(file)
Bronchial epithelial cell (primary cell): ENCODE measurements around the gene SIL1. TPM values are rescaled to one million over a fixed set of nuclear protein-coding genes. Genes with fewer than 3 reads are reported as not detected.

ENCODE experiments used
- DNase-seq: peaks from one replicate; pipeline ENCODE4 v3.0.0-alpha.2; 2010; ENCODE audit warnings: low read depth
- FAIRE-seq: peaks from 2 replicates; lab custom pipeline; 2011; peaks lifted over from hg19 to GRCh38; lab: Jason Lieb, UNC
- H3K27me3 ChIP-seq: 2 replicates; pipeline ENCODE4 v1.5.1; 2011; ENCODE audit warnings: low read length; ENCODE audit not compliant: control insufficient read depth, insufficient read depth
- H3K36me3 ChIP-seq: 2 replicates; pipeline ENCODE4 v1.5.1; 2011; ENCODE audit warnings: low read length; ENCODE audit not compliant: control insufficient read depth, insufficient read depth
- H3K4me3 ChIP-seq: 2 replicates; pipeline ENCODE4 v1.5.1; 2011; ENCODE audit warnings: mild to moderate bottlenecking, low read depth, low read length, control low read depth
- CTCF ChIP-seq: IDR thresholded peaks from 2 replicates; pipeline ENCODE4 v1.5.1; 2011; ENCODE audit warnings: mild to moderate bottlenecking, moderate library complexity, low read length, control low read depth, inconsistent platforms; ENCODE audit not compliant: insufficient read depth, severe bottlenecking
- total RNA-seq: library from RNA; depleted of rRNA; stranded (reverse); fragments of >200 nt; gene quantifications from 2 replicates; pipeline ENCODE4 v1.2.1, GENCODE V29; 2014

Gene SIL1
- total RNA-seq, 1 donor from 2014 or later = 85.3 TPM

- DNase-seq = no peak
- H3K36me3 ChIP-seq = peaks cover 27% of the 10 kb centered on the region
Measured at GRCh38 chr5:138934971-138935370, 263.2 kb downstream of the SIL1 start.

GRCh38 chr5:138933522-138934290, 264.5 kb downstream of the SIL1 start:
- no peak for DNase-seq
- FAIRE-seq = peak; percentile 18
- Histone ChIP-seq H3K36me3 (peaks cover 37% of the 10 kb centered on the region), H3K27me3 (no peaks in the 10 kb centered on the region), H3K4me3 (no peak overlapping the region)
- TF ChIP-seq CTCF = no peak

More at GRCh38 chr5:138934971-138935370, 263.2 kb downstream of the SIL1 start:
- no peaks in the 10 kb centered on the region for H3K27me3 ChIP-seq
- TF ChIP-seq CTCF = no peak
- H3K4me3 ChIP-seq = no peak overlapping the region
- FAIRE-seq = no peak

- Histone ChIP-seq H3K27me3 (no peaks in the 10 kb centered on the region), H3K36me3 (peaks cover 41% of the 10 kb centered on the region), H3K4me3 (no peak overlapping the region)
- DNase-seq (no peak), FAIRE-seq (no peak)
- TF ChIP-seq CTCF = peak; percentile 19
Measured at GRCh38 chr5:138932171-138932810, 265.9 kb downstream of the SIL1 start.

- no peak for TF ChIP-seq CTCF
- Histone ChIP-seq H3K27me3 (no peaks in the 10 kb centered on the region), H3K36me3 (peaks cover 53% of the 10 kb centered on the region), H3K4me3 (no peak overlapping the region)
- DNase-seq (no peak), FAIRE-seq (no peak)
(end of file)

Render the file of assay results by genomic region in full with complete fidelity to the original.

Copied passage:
Bronchial epithelial cell (primary cell): ENCODE measurements around the gene SIL1. TPM values are rescaled to one million over a fixed set of nuclear protein-coding genes. Genes with fewer than 3 reads are reported as not detected.

ENCODE experiments used
- DNase-seq: peaks from one replicate; pipeline ENCODE4 v3.0.0-alpha.2; 2010; ENCODE audit warnings: low read depth
- FAIRE-seq: peaks from 2 replicates; lab custom pipeline; 2011; peaks lifted over from hg19 to GRCh38; lab: Jason Lieb, UNC
- H3K27me3 ChIP-seq: 2 replicates; pipeline ENCODE4 v1.5.1; 2011; ENCODE audit warnings: low read length; ENCODE audit not compliant: control insufficient read depth, insufficient read depth
- H3K36me3 ChIP-seq: 2 replicates; pipeline ENCODE4 v1.5.1; 2011; ENCODE audit warnings: low read length; ENCODE audit not compliant: control insufficient read depth, insufficient read depth
- H3K4me3 ChIP-seq: 2 replicates; pipeline ENCODE4 v1.5.1; 2011; ENCODE audit warnings: mild to moderate bottlenecking, low read depth, low read length, control low read depth
- CTCF ChIP-seq: IDR thresholded peaks from 2 replicates; pipeline ENCODE4 v1.5.1; 2011; ENCODE audit warnings: mild to moderate bottlenecking, moderate library complexity, low read length, control low read depth, inconsistent platforms; ENCODE audit not compliant: insufficient read depth, severe bottlenecking
- total RNA-seq: library from RNA; depleted of rRNA; stranded (reverse); fragments of >200 nt; gene quantifications from 2 replicates; pipeline ENCODE4 v1.2.1, GENCODE V29; 2014

Gene SIL1
- total RNA-seq, 1 donor from 2014 or later = 85.3 TPM

- DNase-seq = no peak
- H3K36me3 ChIP-seq = peaks cover 27% of the 10 kb centered on the region
Measured at GRCh38 chr5:138934971-138935370, 263.2 kb downstream of the SIL1 start.

GRCh38 chr5:138933522-138934290, 264.5 kb downstream of the SIL1 start:
- no peak for DNase-seq
- FAIRE-seq = peak; percentile 18
- Histone ChIP-seq H3K36me3 (peaks cover 37% of the 10 kb centered on the region), H3K27me3 (no peaks in the 10 kb centered on the region), H3K4me3 (no peak overlapping the region)
- TF ChIP-seq CTCF = no peak

More at GRCh38 chr5:138934971-138935370, 263.2 kb downstream of the SIL1 start:
- no peaks in the 10 kb centered on the region for H3K27me3 ChIP-seq
- TF ChIP-seq CTCF = no peak
- H3K4me3 ChIP-seq = no peak overlapping the region
- FAIRE-seq = no peak

- Histone ChIP-seq H3K27me3 (no peaks in the 10 kb centered on the region), H3K36me3 (peaks cover 41% of the 10 kb centered on the region), H3K4me3 (no peak overlapping the region)
- DNase-seq (no peak), FAIRE-seq (no peak)
- TF ChIP-seq CTCF = peak; percentile 19
Measured at GRCh38 chr5:138932171-138932810, 265.9 kb downstream of the SIL1 start.

- no peak for TF ChIP-seq CTCF
- Histone ChIP-seq H3K27me3 (no peaks in the 10 kb centered on the region), H3K36me3 (peaks cover 53% of the 10 kb centered on the region), H3K4me3 (no peak overlapping the region)
- DNase-seq (no peak), FAIRE-seq (no peak)